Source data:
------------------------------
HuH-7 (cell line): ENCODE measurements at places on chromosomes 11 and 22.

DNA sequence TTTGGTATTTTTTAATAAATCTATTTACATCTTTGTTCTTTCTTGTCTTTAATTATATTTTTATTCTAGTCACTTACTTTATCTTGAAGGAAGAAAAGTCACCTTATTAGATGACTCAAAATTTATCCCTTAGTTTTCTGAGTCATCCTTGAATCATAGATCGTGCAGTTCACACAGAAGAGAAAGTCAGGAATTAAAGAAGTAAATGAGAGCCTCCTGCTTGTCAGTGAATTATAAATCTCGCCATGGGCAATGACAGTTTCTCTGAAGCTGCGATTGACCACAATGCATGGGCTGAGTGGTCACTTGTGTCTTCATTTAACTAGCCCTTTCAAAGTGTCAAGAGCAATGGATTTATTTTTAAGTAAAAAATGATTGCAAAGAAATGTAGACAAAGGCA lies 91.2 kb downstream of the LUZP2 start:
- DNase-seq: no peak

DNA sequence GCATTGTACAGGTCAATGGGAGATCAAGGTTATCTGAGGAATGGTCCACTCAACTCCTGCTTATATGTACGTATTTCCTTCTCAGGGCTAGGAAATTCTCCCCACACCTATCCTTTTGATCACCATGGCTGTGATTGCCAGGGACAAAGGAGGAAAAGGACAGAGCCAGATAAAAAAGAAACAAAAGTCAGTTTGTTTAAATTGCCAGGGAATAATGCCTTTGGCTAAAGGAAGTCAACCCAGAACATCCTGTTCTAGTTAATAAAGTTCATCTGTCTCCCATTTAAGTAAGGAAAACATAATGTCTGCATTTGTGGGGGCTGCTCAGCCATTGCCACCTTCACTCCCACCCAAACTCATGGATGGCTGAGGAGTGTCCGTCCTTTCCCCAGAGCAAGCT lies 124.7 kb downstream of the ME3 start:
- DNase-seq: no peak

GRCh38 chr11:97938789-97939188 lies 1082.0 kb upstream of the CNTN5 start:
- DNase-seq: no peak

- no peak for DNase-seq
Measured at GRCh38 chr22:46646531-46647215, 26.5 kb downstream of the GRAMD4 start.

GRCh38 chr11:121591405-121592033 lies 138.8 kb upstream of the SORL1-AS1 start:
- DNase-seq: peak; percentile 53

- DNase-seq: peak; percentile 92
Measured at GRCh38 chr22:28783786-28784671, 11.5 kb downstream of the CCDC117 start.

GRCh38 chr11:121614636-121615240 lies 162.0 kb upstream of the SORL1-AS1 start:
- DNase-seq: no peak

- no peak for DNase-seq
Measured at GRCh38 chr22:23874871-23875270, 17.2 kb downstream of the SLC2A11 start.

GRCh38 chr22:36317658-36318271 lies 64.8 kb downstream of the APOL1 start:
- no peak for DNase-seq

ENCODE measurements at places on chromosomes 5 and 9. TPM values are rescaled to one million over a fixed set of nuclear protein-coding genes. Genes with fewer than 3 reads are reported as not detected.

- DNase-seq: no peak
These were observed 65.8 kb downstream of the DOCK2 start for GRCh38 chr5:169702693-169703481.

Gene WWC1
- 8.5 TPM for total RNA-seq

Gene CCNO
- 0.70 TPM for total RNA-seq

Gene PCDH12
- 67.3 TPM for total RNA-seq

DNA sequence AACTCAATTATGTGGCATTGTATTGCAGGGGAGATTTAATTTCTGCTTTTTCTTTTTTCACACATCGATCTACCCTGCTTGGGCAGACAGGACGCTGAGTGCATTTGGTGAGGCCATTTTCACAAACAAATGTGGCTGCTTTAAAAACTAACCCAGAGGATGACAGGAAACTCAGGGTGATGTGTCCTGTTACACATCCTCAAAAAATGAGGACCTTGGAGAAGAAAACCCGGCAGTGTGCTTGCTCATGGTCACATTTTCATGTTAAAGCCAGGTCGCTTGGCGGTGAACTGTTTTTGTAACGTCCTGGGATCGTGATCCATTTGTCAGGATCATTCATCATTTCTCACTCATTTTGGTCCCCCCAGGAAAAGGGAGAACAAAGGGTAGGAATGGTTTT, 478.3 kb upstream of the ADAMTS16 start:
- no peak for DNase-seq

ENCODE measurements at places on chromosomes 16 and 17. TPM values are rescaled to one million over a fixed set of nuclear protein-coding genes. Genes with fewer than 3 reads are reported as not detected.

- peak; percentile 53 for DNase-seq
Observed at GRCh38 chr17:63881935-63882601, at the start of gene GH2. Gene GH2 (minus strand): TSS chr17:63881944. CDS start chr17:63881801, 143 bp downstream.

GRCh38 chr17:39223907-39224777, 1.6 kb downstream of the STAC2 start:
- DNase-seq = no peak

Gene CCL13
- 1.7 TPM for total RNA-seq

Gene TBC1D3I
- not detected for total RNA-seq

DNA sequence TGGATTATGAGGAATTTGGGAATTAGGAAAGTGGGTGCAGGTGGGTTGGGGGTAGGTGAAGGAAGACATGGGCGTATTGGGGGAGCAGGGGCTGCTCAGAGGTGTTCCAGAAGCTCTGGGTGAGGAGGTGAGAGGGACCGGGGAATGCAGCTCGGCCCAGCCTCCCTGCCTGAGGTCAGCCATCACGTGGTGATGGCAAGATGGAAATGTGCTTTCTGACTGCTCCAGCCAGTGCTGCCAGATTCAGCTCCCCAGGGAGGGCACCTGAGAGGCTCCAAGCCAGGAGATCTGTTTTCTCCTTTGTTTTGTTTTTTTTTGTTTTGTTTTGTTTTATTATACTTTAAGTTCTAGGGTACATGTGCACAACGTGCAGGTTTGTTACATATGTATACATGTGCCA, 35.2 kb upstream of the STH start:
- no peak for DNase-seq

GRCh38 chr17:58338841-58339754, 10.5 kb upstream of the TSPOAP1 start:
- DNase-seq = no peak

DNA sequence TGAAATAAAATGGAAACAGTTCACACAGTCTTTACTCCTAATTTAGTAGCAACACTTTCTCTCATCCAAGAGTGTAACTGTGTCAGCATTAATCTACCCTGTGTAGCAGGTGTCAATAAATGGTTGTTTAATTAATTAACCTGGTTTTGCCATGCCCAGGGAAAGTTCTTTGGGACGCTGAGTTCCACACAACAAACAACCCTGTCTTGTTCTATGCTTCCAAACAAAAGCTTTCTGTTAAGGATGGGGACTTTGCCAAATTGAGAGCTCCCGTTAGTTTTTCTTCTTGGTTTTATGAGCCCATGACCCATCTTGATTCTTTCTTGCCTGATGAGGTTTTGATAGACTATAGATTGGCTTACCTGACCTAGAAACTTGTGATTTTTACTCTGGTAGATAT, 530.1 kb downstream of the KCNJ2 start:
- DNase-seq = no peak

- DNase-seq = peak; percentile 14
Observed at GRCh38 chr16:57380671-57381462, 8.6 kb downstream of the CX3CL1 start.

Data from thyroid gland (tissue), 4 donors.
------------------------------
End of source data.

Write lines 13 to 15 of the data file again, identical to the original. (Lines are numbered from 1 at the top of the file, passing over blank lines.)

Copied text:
Measured at GRCh38 chr22:28783786-28784671, 11.5 kb downstream of the CCDC117 start.

GRCh38 chr11:121614636-121615240 lies 162.0 kb upstream of the SORL1-AS1 start:
- DNase-seq: no peak